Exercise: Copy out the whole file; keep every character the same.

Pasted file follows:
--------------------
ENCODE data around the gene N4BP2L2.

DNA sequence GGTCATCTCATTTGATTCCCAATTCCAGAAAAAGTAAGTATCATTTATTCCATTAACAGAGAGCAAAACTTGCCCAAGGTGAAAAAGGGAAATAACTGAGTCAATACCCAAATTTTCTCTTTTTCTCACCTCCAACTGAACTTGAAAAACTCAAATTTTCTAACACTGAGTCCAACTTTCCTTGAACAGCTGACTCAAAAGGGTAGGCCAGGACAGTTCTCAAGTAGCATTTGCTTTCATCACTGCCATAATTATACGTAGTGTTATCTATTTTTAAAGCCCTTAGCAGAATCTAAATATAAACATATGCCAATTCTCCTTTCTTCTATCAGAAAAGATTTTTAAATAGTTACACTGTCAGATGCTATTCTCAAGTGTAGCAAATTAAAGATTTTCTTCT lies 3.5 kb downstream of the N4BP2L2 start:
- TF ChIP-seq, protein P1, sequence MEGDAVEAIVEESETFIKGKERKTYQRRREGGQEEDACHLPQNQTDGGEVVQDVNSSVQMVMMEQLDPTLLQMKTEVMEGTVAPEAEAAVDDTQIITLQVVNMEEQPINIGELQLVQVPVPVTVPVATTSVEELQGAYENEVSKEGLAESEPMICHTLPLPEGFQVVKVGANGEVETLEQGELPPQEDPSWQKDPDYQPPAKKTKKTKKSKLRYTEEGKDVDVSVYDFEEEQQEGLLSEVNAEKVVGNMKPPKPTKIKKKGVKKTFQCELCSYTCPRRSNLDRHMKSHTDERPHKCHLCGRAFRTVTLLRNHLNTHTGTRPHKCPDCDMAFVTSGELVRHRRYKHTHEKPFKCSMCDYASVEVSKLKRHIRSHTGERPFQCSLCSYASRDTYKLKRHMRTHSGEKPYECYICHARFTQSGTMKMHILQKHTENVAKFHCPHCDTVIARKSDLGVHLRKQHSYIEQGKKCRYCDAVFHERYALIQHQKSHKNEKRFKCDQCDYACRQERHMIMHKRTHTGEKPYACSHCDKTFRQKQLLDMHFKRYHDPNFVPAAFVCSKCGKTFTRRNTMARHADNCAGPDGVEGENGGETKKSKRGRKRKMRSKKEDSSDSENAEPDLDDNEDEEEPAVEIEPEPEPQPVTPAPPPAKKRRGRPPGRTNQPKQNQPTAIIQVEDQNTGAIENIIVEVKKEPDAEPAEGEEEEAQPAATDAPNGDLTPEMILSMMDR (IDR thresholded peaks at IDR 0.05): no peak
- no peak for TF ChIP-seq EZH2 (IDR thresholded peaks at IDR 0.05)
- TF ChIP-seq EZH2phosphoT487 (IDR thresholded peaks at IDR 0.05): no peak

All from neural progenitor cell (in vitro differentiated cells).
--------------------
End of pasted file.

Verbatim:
ENCODE data around the gene N4BP2L2.

DNA sequence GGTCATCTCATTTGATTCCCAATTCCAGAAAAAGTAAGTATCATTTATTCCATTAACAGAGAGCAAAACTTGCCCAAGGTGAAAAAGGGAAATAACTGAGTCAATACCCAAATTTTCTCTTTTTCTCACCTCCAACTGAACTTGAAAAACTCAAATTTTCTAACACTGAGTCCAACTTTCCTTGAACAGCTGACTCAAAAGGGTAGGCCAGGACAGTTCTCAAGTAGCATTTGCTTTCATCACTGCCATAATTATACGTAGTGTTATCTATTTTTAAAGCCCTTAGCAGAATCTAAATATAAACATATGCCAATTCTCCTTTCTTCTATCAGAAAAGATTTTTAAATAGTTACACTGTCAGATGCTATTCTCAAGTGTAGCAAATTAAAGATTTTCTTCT lies 3.5 kb downstream of the N4BP2L2 start:
- TF ChIP-seq, protein P1, sequence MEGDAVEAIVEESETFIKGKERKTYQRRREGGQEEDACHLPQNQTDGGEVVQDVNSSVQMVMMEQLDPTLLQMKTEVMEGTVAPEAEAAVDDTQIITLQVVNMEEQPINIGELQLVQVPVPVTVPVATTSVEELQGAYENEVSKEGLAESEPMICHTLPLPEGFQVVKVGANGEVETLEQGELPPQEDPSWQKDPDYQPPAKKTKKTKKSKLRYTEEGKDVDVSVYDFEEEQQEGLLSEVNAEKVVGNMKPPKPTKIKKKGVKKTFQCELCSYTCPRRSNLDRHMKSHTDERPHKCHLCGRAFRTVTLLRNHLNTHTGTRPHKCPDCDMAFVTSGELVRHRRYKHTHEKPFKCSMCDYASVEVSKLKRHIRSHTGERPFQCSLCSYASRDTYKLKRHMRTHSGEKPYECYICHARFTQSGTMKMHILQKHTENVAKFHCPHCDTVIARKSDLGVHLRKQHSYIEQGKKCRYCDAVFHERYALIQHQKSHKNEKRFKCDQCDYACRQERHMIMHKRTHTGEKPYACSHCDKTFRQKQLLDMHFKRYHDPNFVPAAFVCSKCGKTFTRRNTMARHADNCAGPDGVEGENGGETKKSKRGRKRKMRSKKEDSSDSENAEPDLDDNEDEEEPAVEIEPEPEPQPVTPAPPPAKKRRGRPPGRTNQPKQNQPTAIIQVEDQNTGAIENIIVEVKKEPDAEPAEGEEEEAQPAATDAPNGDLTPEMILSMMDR (IDR thresholded peaks at IDR 0.05): no peak
- no peak for TF ChIP-seq EZH2 (IDR thresholded peaks at IDR 0.05)
- TF ChIP-seq EZH2phosphoT487 (IDR thresholded peaks at IDR 0.05): no peak

All from neural progenitor cell (in vitro differentiated cells).